What is a business proposal?
A business proposal is a request by a business or individual to complete a specific job or project; to supply a service; or in some instances to be the vendor of a certain product.
It is not a business plan.
While you might use your business plan to help inform your business proposal when you’re writing it, these documents are not one and the same.
In its simplest form, a business plan is a guide for your business, a roadmap that outlines goals and details how you plan to achieve those goals. It is used to keep you on track (internal use) and to support any applications you might make when seeking investors, or when applying for commercial loans (external use).
A business proposal on the other hand is used to try to attract and acquire business. It pitches your business, product, or service to a potential client, vendor, or supplier. A client, vendor, or supplier might also request a business proposal from you when trying to evaluate whether or not you’re someone they want to work with, or whether or not you can provide the services or products they require. Write a good proposal and you might snag business; write a poor one, and you may lose out, even if you’re offering the best service out there.
If you’ve ever wondered what it takes to write a winning business proposal that will hardly get rejected by any organisation, here is how to write a business proposal in Nigeria or anywhere else around the world:
The first step is to carefully study the Request For Proposal (RFP) to ensure you completely understand what is requested of you, before you proceed to write your business proposal.
Step 2: Outline the Scope Of The Project:
Next, outline every step the project will take. Carefully study every angle it is going to come in from and what how you intend to execute it. At this stage, strong project management skills will come in handy. Some things you need to cover are the “who, what, where, how, when, and why.”
- Who: Who will manage the project? Who will do the required work? Who will answer to the customer if a problem arises?
- What: What is required to execute the project? What must be delivered? What are the customer’s expectations? How much will it cost? What will be needed to do it all?
- Where: Where should the job be done? Where should the completed projected be delivered?
- When: When do we start? When will key metrics be made known? When will the job be complete? When should the payment(s) be made?
- How: How will the project be executed? How will it be properly managed? How will the customer be satisfied? How will risks be controlled? How long will the project take? How does the customer benefit from the project?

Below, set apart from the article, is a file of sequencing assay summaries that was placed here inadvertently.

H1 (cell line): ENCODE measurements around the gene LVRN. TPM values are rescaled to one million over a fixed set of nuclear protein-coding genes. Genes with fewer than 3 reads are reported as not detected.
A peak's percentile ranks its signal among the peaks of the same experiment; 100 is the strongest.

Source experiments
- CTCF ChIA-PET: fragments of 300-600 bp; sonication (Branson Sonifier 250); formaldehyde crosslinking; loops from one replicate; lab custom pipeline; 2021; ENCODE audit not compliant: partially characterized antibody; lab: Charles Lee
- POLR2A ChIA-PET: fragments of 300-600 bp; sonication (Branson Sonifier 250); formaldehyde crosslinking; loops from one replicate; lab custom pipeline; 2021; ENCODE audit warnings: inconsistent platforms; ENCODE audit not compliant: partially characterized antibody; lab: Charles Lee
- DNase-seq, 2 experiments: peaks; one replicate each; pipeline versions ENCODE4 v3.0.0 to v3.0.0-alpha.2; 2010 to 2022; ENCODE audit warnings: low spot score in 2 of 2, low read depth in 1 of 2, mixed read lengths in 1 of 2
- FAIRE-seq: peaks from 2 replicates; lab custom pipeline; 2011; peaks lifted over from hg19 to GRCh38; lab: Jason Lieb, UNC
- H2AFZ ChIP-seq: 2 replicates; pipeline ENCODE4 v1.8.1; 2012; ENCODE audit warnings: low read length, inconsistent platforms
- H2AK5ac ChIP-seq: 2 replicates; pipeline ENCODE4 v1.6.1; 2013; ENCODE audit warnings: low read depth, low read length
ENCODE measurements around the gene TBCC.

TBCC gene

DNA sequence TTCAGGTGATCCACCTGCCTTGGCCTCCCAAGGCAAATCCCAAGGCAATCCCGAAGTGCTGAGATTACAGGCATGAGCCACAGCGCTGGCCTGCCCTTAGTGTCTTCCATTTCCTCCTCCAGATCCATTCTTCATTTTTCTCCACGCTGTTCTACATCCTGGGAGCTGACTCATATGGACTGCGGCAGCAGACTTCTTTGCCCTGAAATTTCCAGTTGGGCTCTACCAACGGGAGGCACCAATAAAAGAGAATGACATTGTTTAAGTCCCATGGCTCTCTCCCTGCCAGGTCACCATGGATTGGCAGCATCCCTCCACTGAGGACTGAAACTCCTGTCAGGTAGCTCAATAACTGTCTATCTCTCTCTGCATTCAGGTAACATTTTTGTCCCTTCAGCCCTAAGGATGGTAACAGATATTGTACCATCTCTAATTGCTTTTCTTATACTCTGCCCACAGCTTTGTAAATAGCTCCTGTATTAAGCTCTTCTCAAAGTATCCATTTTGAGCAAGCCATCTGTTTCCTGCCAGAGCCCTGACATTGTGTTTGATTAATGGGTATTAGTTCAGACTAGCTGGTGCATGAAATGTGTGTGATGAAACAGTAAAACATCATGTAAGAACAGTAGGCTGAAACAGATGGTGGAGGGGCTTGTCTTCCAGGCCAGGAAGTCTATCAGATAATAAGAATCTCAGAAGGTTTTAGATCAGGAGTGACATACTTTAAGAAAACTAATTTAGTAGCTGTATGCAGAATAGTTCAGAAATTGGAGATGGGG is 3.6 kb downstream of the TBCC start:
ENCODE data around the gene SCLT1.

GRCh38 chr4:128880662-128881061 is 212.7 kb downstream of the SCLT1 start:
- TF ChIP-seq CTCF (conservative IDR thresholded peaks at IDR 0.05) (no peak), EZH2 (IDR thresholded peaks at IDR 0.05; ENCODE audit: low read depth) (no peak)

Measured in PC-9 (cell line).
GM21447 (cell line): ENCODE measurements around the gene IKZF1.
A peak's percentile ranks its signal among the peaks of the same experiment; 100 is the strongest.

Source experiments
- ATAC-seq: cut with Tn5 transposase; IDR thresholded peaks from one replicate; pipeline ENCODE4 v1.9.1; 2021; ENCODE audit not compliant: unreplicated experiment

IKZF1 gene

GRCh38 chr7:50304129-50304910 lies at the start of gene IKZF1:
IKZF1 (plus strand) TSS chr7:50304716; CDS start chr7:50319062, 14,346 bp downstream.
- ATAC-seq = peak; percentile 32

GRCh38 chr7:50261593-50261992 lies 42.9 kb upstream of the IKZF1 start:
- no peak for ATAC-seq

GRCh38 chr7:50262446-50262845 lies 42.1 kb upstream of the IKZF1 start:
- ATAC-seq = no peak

- Why: Why are we using the approaches we’ve chosen? Why is the customer going with us?
Step 3 – Write your Proposal
Now that you’ve understood the clients needs and are prepared to deliver more value that anyone else, you can now proceed to write your winning business proposal.
Here are the categories detailing how to write a business proposal:
1). Proposal cover
The cover of your proposal is the first thing that your sales lead will see, so it needs to make a good impression. It doesn’t have to be flashy, simple is usually better, but it must be well-designed.
The proposal cover should include all the pertinent information like:
- Name of the project
- Any project reference numbers
- Name of the client and contact to whom you’re submitting
- Name of your company and contact info
- Date proposal was submitted
Here you introduce your company in details. You should highlight your mission statement and what sets your company apart from the rest. You should also determine the length of this section based on the nature of the proposed contract. If it’s a very short-term contract of say, one day, the introduction could be short and precise, but if it’s a business relationship that is to last for many years, you should then put in your all and show how your brand will stand out from the competition.
3). Executive Summary
This highly important part of your business proposal must be treated with top importance. In this section, you should show why your business is the right one for the job and highlight key takeaway points that will not only show how valuable your brand is for their organisation, but also drives a message that will make them think twice about skipping your company.
4). Insert Table Of Contents
If your business proposal is going to be long and contain a lot of contents, creating a table of contents for it is a go. But it is generally advisable to always prepare short business proposals that hit the nail on the head by driving the points directly.
5). Write The body
After introducing your business and getting the readers hooked on your business proposal, the next step is to write the body of the proposal. Here, you’ll answer all the questions that were well answered earlier on in the scope of the project. You’ll also talk about deliverables, pricing, your clients, previously executed projects, and a lot more to show how the job can be carried out and delivered on time.
In this section, you should also state exactly what you can deliver based on the project specifications and what you will not. Ensure to highlight that some form of modifications or complete changes may incur extra charges for the client.
Here is the point you make your final sales pitch. You have to make the reader remember how much value your business is bringing to the table and why they must go with you. You should re-highlight the outstanding projects that you have previously executed and have a call-to-action that would make the client want to either learn more about your business or act immediately.
Although optional, in this section you can include certifications and awards your company has received, your resumés, customer testimonials, some graph projections, and other things that could not directly fit into the body of the business proposal.